The University of Colorado's Boulder campus has revised the requirements for students pursuing double degrees, which could reduce classes and tuition for some current and future students starting in the spring semester.
Previously, students pursuing a double degree were required to have at least 145 credits to graduate. The new requirements allow students to take only the credits needed for each degree and do not include the credit-hour minimum.
University spokeswoman Malinda Miller-Huey said while some double-degree paths will still require 145 credits or more to graduate, others like the political science and journalism combo, will require only 130 credits.
"There used to be this rule that in order to get double degree, there was this limit across the board of 145 credits," Miller-Huey said. "So, for students pursuing a double degree in journalism and political science, they only need 130 credits to fulfill the requirements for both degrees, whereas students pursuing an engineering degree and an arts and sciences degree will likely still need 145 or more, since the core classes don't overlap as much."
The 15-credit-hour difference is an average semester for an undergraduate and costs about $4,958 for an in-state student in the College of Arts and Sciences. For many students these courses are electives that won't meet any other requirements, but it depends on their history and the program.
"Hopefully, they would be taking relevant electives that would strengthen their degrees," said Provost Russell L. Moore.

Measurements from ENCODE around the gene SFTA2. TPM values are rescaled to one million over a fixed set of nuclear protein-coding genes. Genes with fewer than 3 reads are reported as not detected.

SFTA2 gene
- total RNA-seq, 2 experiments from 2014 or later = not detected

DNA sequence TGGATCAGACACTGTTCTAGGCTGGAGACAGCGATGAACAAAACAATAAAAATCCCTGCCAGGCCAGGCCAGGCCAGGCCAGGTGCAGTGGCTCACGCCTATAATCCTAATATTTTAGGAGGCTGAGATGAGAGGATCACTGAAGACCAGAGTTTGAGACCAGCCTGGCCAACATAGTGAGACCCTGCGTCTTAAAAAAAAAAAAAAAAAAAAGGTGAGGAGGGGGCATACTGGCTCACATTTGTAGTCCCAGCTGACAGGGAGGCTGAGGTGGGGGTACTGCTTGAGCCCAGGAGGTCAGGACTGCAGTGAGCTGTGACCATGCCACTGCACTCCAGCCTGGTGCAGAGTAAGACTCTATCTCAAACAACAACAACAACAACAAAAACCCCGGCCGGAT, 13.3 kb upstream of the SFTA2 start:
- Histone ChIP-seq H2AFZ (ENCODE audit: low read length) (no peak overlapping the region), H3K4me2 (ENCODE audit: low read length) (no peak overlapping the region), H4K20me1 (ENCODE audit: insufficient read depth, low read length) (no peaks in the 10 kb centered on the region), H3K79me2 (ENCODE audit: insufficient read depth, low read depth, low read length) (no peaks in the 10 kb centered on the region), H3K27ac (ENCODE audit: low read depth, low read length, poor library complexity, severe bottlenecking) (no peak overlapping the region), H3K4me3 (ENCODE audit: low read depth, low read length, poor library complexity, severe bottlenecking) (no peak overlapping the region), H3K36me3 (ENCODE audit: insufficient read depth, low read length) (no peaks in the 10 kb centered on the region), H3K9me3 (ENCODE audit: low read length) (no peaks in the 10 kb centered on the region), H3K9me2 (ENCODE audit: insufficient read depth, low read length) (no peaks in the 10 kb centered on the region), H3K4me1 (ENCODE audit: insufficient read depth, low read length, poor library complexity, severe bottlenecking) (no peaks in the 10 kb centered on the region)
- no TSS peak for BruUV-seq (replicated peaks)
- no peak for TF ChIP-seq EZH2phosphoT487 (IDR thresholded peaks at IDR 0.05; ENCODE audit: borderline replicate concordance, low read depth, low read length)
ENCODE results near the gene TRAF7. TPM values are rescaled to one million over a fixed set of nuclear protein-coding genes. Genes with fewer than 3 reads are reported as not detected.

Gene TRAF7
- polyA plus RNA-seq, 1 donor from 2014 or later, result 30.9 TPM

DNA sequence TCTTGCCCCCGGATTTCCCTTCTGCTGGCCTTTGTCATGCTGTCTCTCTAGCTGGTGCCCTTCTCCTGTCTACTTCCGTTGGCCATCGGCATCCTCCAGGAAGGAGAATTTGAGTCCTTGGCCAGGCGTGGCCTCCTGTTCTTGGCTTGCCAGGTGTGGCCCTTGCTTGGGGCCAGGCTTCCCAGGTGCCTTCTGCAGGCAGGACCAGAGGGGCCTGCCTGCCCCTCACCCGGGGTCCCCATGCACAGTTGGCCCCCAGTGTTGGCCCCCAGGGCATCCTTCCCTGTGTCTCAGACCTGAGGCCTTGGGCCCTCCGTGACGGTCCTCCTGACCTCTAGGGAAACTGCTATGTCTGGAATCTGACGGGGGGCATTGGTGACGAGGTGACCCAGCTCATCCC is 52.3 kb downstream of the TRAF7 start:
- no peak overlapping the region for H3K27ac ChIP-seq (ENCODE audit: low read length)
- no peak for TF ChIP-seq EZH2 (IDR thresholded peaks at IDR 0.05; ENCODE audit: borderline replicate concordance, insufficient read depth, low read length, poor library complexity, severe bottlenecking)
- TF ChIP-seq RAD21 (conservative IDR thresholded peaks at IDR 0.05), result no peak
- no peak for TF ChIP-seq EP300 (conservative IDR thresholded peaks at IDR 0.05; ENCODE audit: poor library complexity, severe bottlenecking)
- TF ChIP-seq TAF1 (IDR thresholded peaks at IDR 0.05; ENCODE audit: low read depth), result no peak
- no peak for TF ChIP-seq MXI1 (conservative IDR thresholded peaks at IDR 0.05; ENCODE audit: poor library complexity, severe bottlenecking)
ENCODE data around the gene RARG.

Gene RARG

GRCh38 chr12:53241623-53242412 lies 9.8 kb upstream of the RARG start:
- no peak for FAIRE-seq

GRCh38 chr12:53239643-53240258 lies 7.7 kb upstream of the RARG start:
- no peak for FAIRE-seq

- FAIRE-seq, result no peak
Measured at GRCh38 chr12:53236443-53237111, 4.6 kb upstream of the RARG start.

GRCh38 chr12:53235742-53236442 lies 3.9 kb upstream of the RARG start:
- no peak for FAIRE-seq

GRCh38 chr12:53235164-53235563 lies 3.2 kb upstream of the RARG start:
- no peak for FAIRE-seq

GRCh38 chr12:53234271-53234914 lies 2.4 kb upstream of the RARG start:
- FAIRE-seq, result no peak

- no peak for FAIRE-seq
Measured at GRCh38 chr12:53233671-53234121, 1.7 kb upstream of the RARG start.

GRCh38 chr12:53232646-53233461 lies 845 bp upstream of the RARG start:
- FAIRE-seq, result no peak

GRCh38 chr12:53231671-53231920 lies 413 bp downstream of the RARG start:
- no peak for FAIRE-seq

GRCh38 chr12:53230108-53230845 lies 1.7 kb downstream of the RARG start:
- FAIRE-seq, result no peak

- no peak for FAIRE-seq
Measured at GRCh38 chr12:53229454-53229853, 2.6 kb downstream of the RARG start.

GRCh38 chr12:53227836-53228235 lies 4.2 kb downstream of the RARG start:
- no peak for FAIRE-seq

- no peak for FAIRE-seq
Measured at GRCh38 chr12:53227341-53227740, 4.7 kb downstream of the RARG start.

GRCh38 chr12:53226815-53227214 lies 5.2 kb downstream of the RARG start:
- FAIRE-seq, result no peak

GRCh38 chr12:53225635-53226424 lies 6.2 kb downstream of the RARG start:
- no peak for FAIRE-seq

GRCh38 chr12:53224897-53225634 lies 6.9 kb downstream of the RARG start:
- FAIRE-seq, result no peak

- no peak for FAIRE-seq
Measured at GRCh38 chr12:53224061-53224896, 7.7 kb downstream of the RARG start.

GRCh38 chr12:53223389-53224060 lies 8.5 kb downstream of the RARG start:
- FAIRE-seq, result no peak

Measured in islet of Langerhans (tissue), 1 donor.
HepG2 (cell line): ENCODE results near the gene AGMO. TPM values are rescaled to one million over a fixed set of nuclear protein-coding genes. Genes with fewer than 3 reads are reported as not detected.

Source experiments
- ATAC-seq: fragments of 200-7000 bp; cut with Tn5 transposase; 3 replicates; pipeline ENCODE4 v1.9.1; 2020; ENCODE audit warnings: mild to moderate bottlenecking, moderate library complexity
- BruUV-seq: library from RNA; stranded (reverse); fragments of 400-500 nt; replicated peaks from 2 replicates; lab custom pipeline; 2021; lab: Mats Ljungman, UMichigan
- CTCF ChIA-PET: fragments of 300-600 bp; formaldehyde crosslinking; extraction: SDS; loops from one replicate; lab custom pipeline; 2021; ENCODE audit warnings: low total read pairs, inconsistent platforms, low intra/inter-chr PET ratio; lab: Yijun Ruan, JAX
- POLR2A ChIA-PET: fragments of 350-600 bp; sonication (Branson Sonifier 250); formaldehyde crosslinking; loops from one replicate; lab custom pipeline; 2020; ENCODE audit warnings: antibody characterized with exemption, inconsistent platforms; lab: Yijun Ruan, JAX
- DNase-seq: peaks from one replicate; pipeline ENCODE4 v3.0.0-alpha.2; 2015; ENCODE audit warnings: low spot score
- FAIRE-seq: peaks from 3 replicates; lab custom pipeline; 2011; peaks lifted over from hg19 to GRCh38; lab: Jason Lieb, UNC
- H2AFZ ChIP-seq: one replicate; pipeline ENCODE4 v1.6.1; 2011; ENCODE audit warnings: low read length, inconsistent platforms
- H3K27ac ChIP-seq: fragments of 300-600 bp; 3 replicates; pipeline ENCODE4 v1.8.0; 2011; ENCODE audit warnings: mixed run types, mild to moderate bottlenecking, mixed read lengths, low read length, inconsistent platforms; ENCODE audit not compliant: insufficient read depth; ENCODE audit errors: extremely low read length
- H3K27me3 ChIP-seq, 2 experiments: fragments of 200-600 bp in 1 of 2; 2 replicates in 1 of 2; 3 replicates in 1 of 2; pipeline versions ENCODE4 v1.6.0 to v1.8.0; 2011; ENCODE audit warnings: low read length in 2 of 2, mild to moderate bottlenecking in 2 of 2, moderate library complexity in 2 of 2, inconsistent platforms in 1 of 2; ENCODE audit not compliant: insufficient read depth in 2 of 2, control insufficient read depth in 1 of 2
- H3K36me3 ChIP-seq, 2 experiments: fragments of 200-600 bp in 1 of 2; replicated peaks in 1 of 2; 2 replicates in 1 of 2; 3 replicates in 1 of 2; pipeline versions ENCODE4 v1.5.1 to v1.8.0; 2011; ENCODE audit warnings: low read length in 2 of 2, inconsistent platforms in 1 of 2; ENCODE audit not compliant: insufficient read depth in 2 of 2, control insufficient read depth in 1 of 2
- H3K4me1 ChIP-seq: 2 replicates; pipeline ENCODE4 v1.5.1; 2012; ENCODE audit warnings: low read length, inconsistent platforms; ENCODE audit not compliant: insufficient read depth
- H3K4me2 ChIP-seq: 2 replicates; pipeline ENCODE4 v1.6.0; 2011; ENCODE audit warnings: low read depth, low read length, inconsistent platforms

An average of 150 students each year receive a double degree, such as a Bachelor of Arts and a Bachelor of Science. This is different than students double majoring in subjects which each fall under the same degree.
"It's a small number but they're very motivated students," Miller-Huey said.
Alli Collier, a senior at CU, is pursuing her double degrees in Spanish and journalism. The revised credit requirements might allow her to graduate a semester early.
"I think the extra credits would be fun to take, but they're really not applicable to my career path," she said.
Collier was excited to take her Spanish electives during a semester abroad, but she considers her journalism electives unnecessary.
"Adding little ticky-tacky things for the journalism major isn't worth it," said Collier.
Collier still needed to check with her advisers, but if she doesn't have to take an extra 15 credits, she won't. Coming from Nevada, Collier pays out-of-state tuition. That's a big concern for her.
"I don't want to say those courses are irrelevant, but they are costly," Miller-Huey said.
While the revised requirements may help some students, others may have already finished their credit requirements.
Mia Dee, also a senior at CU, is working toward a double degree in integrative physiology and studio art. Dee decided to defer her art major until later and graduate this December. Otherwise, she'd have to stay another year.
"For me it's time that's the issue, more than the money," she said.
Dee switched majors her sophomore year and many of those previous credits turned into electives. She's hoping to finish the art degree during her masters program.